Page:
With a GoPro camera strapped to his helmet, a U.S. Border Patrol agent dropped down into a newly discovered drug tunnel under the U.S.-Mexico border, where he uncovered lights, a series of stairwells and a sophisticated rail system.

The discovery of the once-secret 800-yard tunnel — believed to be the longest ever found in California — led investigators to more than a ton of cocaine and seven tons of marijuana, officials said Wednesday.

The tunnel extends 300 yards from a house in Tijuana, Mexico, to the border and then 500 yards on the U.S. side to a fenced lot in the San Diego industrial area of Otay Mesa. The lot was advertised as a wooden pallet business, with one sign reading, "Otay Pallets -- We Buy Pallets."

In addition to the rail system, the tunnel was equipped with an elevator that could fit up to 10 people, officials said. The exit on the U.S. side is about 3 feet wide and was covered by a trash bin. U.S. Attorney Laura Duffy told reporters the bin was used to store narcotics that had been spirited into the U.S.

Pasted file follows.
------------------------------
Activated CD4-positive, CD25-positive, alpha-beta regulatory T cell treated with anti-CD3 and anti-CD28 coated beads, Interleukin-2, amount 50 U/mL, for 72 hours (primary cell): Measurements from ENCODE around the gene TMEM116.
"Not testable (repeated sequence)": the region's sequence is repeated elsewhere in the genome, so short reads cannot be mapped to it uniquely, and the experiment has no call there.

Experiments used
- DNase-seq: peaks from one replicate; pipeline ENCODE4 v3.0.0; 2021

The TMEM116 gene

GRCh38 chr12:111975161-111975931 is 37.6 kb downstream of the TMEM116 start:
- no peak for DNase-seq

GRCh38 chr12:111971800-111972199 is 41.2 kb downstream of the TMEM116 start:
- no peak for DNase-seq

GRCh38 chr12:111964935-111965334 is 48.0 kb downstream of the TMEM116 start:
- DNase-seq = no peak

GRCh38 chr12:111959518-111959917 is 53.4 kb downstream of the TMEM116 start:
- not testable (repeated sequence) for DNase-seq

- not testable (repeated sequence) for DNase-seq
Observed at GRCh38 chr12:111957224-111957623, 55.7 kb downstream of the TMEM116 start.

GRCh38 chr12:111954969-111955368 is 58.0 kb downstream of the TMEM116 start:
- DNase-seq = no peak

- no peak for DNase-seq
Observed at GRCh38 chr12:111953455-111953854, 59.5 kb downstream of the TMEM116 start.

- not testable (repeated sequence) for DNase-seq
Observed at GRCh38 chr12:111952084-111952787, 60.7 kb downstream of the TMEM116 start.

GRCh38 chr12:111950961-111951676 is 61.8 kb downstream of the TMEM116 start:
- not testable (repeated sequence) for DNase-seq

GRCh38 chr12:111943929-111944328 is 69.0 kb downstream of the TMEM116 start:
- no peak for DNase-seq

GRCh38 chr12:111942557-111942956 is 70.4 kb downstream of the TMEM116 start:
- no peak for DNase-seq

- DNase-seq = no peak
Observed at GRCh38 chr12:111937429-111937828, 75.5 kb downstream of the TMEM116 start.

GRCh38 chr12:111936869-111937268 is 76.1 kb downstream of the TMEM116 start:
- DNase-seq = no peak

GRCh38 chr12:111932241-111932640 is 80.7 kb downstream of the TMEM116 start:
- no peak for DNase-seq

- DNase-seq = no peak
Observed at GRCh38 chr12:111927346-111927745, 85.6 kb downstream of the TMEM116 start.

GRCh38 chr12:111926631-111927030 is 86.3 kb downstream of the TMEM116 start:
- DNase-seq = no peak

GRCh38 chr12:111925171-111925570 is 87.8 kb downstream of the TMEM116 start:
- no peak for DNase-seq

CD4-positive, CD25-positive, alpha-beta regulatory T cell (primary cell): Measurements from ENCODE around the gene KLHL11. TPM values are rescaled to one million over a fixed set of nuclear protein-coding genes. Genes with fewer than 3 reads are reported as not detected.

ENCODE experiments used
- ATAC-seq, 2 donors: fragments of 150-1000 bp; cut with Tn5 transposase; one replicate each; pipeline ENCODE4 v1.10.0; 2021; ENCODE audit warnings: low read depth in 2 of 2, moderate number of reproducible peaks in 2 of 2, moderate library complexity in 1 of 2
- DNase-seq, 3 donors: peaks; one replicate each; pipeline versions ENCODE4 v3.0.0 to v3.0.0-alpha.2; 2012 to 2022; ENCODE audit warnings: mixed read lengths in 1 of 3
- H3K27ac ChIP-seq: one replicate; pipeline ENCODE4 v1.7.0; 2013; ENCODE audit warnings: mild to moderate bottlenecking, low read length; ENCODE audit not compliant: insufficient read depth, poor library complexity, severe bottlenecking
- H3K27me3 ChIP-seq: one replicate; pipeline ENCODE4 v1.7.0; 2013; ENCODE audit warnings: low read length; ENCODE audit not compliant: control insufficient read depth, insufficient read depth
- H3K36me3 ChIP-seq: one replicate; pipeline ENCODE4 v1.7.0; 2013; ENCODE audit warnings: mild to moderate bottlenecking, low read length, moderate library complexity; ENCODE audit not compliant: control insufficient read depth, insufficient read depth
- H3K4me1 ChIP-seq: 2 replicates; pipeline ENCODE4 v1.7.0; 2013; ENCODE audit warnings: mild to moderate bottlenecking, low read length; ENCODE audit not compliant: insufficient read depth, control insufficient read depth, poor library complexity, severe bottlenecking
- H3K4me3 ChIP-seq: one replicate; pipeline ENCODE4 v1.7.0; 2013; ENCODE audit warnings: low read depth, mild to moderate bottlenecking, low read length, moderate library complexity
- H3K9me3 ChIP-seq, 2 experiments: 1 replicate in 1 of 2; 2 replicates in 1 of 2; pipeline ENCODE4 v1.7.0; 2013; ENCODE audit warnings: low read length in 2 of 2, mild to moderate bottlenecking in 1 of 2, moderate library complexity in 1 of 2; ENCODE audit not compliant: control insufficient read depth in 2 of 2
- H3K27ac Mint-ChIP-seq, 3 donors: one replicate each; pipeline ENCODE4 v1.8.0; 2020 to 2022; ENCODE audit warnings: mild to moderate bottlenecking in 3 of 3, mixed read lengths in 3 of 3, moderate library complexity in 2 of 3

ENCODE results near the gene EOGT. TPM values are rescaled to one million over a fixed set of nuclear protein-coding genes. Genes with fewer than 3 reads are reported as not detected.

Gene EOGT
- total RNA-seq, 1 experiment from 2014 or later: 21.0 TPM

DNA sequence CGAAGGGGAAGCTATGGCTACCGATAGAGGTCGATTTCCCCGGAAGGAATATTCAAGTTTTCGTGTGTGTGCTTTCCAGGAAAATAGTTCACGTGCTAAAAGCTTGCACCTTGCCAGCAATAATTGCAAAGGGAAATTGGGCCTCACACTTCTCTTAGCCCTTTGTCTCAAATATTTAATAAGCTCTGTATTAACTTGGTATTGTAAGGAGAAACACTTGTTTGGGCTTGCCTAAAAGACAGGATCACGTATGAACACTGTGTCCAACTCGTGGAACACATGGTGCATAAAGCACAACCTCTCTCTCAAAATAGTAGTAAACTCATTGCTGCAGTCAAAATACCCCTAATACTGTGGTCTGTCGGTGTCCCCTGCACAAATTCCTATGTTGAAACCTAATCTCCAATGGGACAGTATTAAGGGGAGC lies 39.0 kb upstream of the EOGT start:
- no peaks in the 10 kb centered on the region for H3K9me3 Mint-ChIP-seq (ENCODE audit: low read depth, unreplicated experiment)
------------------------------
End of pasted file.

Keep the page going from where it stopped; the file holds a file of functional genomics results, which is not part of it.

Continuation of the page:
She also said the tunnel was unusual because it was used for cocaine, not just marijuana.

Six people were arrested in San Diego on Friday and charged with crimes involving drugs and construction of the tunnel. It was the 13th sophisticated secret passage found along California's border with Mexico since 2006, including three on the same short street in San Diego that runs parallel to a border fence with a densely populated residential area on the Mexican side.

Border Patrol agents had the lot under surveillance for months after a fellow agent alerted them to it last year, Duffy said. Authorities believe the operation that was foiled Friday had followed a series of dry runs over the prior few months. 

In all, agents found 68 packages of marijuana weighing a combined 1,600 pounds inside the tunnel, Duffy added. Another 11,000 pounds of cannabis and 2,242 pounds of cocaine turned up in a truck. Another 1,430 pounds of marijuana were found inside the trash bin. 

The discovery demonstrates the enduring appeal of tunnels to smugglers despite the significant time and money required to build one, investigators say. Dozens of tunnels have been found along the U.S.-Mexico border in recent years, some equipped with hydraulic lifts and electric rail cars. Most of the tunnels found were in California and Arizona, many of them incomplete.

The San Diego-Tijuana region is popular because its clay-like soil is relatively easy to dig with shovels and pneumatic tools, and both sides of the border have warehouses that provide cover for trucks and heavy equipment.

The latest discovery was revealed two days after Border Patrol agents found a 140-foot-long drug tunnel two miles east of Calexico, Calif.

The Associated Press contributed to this report.

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